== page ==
2. Why do you think Tolstoy has left such an impression on Renée? Is it the romance? Do they have a similar world view? Is this what interests the new tenant?
3. "If you have but one friend, make sure you choose her well." Were you surprised about the way Manuela took over the preparations for the "date"? Would Renée have managed this without her?
4. Do you find that Paloma's reaction to the school choir reveals a different side to her character that wasnt apparent before? What is it about the choir that overcomes her? How is this a worthy entry for her Movement notebook?
5. Following her makeover, why does Renée worry that she looks like "a real lady"? Why does she consider it "blasphemous" to enter his apartment? How does M. Ozu react to her new look? To her obvious uneasiness?<
6. What more do we learn of Paloma's schoolmates in this chapter? Were you surprised to learn that she has a best friend? Do you see any similarities between the two narrators' close friends, Marguerite and Manuela?
7. What is in Mr Ozus personality that makes him the first person to break through Renées hard shell? What effect does he have on Paloma? Do you detect a glimmer of hope for her future?
8. What is the purpose of Art, as described here? Can you compare the effect of her school choir on Paloma and Renée's response to Pieter Claesz's still life?
9. What shared tastes were revealed during the rather humorous, embarrassing bathroom episode? Do you detect a blossoming friendship - or romance, even? Has a "summer rain" revived our concierge?
10. Did you find Paloma's entry in Profound Thought #13 rather surprising, considering the disturbing revelation during the meeting with her mother's psychoanalyst?
1. Has Paloma entered the concierge's loge to hide from the world, just as Renée seems to be emerging from her camouflage?
2. Do you think Renée has any business resenting the affectation of the rich, like Colombe, who dress as if they are poor? What of intelligent people who disguise themselves as ignorant?
3. Why is Renée dismayed as she reads the final draft of Colombe's thesis? Do you think that Renée too has an obligation to use her acquired knowledge to contribute to the common good? Does Renée believe that?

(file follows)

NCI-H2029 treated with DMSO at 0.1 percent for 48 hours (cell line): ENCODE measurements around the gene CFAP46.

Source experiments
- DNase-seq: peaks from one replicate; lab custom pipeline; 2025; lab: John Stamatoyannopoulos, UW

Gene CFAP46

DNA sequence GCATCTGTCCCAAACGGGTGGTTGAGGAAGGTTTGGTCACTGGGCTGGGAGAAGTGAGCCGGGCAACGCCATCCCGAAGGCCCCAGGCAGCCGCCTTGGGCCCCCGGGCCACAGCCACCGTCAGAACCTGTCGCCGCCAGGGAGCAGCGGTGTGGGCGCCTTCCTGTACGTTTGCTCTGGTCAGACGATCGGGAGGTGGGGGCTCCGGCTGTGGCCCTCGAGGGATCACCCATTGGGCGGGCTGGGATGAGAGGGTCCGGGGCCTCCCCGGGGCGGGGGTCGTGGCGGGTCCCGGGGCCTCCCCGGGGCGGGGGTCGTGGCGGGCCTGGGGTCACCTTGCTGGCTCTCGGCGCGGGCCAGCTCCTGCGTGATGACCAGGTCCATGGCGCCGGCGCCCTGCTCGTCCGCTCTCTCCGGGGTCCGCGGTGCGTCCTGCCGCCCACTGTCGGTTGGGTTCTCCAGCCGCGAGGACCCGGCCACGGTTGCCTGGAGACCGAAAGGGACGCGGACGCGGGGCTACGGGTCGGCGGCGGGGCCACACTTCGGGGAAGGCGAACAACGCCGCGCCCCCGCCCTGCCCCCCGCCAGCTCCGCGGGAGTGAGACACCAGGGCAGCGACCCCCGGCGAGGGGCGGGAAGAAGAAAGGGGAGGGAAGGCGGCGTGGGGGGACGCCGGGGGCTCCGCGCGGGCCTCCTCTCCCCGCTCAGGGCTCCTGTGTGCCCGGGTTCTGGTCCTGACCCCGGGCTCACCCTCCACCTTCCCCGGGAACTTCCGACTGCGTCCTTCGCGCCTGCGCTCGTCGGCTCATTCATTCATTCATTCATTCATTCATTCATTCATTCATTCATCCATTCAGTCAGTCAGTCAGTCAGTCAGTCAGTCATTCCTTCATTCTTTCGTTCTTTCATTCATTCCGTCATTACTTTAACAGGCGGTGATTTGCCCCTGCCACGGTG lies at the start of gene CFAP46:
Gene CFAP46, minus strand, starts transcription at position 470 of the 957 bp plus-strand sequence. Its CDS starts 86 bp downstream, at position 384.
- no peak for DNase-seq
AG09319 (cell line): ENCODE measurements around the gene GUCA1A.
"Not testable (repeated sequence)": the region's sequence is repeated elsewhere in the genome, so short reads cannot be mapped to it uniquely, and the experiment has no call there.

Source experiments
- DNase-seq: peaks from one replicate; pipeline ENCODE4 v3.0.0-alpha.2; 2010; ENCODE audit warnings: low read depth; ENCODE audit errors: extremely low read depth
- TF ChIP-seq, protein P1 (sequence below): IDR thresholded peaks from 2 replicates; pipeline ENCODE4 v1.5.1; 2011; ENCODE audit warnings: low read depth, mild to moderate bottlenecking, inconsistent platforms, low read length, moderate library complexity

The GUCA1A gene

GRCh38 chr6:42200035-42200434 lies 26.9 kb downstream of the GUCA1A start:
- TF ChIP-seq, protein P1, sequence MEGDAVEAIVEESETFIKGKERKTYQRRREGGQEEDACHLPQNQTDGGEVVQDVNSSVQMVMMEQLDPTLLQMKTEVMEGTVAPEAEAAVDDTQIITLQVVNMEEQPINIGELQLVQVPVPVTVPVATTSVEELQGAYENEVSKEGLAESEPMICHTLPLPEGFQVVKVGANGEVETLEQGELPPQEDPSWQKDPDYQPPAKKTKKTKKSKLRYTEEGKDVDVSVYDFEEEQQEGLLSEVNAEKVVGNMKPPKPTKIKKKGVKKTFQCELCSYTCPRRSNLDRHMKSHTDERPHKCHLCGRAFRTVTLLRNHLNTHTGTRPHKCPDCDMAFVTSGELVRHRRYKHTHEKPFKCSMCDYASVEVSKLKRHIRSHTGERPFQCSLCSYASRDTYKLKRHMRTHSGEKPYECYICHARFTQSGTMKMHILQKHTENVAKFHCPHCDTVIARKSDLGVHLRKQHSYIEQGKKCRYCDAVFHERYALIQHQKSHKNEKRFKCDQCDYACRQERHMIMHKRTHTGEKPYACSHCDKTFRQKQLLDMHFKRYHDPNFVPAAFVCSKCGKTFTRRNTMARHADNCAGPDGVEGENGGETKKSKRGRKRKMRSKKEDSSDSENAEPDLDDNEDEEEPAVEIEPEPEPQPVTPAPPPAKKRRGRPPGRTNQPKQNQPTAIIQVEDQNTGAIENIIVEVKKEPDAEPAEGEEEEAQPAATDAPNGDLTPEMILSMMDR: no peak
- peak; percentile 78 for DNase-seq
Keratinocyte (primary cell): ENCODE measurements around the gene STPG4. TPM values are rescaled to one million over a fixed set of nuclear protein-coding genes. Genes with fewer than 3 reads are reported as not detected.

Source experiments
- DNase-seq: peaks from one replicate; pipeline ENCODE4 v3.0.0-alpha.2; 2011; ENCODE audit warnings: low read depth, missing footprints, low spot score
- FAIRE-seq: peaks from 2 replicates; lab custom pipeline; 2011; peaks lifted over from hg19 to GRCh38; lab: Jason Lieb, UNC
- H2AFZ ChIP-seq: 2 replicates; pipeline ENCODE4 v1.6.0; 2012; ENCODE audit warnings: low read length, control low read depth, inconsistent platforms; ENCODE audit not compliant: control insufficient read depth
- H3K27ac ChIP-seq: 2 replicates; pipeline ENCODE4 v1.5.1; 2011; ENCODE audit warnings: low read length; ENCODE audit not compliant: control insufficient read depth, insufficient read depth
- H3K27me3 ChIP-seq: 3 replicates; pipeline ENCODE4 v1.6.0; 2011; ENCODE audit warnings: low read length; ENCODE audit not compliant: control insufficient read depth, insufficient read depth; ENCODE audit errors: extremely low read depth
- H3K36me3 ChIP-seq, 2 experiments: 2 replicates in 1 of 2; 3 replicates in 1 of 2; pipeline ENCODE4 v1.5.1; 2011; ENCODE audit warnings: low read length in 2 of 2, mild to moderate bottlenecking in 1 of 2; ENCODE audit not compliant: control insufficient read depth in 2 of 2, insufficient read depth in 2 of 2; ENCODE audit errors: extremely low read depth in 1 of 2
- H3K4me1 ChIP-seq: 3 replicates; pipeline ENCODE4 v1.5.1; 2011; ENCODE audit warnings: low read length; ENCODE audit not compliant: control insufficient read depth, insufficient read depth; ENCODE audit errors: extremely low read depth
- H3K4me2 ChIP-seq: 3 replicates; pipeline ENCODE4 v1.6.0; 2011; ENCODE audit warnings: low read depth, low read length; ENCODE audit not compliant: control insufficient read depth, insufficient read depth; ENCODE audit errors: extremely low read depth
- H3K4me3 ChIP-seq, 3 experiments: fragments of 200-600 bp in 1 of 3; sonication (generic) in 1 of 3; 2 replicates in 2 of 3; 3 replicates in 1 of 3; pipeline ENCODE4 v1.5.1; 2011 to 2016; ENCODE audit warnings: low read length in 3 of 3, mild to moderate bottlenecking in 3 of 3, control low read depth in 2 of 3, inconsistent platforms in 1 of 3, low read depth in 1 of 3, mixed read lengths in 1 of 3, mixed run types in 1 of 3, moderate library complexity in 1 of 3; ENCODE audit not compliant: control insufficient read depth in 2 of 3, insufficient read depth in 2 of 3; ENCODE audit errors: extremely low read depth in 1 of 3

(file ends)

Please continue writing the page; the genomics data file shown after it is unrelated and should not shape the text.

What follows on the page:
4. Why do kids burn cars? Why does Paloma want to burn the apartment? Do the answers to both questions relate to Renée's situation?
5. Were there instances of "laconicism" and humorous exchanges that you enjoyed in these chapters while attempting to grasp the deeper philosophical implications?
6. Why is the movement of the falling rosebud so special to Paloma? Do you see Beauty in a fallen rosebud yet to blossom - or does it make you sad?
7. Why did Renée turn down Kakuro's invitation to celebrate his birthday? Was it the photo of his beautiful wife, Sanae? Would she have faced the real reason had Paloma not forced the issue?
8. How did Renée's tearful revelation affect Paloma? (A doctor or a writer - are they nearly the same?)
9. What did Kakuro tell Renée at dinner that changed everything and caused her not to sleep that night?
10. "Suddenly class struggles seem less important." Were they ever really as important as Renée believed them to be? Do you believe class differences are real or imagined?
1. Do you find yourself wishing that the book ended before the "My Camellias" chapter? Did the preceding chapters prepare you for such an ending?
2. How did the swings in mood and tone from scenes of comedy to moments of tragedy affect your reaction to the novel? Was it important or distracting to hear from the altenating narrators?
3. Who are Renée's Camellias? What new information was revealed in her final thoughts of each of them?
4. Why does Renée believe that Manuela will feel remorse for the dry cleaning incident? And then, why did Manuela collapse with the words, "forgive me" on her lips?
5. What are Renée's final thoughts of Kakuro - and "what might have been"?
6. Why does Renée begin to cry at the thought of Paloma, the daughter she never had? What does she wish for her?
7. "The important thing is not the fact of dying, but what you were doing in the moment of your death." What does Renée say she was doing?
8. Do you think it was significant that Renée died while trying to help the homeless drunk who ran into the traffic?
9. Why does Paloma feel shame when she learns of Mme. Michel's death? Did she ever really intend to commit suicide? Had she understood its meaning until now?
10. On what note does the author choose to end the story? Were you affected or changed in any way by this book?
11. How would you rate this novel on the whole, the writing, the storytelling, the message? Would you be interested in reading another novel by the same author?
12 Do you feel that the translation from the French text reflected the exact meaning the author wrote? Were there hard to understand words or sentences? How do you rate this translation?
An Interview with Muriel Barbery | Hôtels particuliers | French-English Dictionary | Glossary of Posted Definitions